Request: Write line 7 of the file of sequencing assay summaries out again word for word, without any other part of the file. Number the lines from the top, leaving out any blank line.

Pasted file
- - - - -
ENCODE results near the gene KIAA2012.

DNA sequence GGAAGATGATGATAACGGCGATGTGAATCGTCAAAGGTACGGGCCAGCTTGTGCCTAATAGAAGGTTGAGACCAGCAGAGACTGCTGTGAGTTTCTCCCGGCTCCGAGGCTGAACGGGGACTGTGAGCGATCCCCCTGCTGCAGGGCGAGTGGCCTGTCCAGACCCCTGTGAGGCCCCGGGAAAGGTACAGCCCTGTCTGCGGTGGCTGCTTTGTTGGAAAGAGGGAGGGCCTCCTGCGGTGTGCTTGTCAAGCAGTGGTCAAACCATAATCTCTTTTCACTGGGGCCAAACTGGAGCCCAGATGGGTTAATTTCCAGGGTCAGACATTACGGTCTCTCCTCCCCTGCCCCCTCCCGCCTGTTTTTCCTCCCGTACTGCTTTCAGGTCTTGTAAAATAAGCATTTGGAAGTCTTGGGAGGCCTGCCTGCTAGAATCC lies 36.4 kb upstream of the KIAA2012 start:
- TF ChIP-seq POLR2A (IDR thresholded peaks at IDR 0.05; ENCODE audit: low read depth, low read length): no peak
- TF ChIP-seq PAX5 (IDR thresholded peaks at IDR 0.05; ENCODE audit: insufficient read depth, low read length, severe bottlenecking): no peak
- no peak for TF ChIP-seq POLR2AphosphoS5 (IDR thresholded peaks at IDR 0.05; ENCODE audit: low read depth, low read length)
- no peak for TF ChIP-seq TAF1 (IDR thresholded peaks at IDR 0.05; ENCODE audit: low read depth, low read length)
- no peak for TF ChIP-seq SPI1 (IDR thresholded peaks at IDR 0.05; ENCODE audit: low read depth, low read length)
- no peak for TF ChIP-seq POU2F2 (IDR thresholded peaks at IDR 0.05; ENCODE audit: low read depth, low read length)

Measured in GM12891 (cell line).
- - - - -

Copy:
- no peak for TF ChIP-seq SPI1 (IDR thresholded peaks at IDR 0.05; ENCODE audit: low read depth, low read length)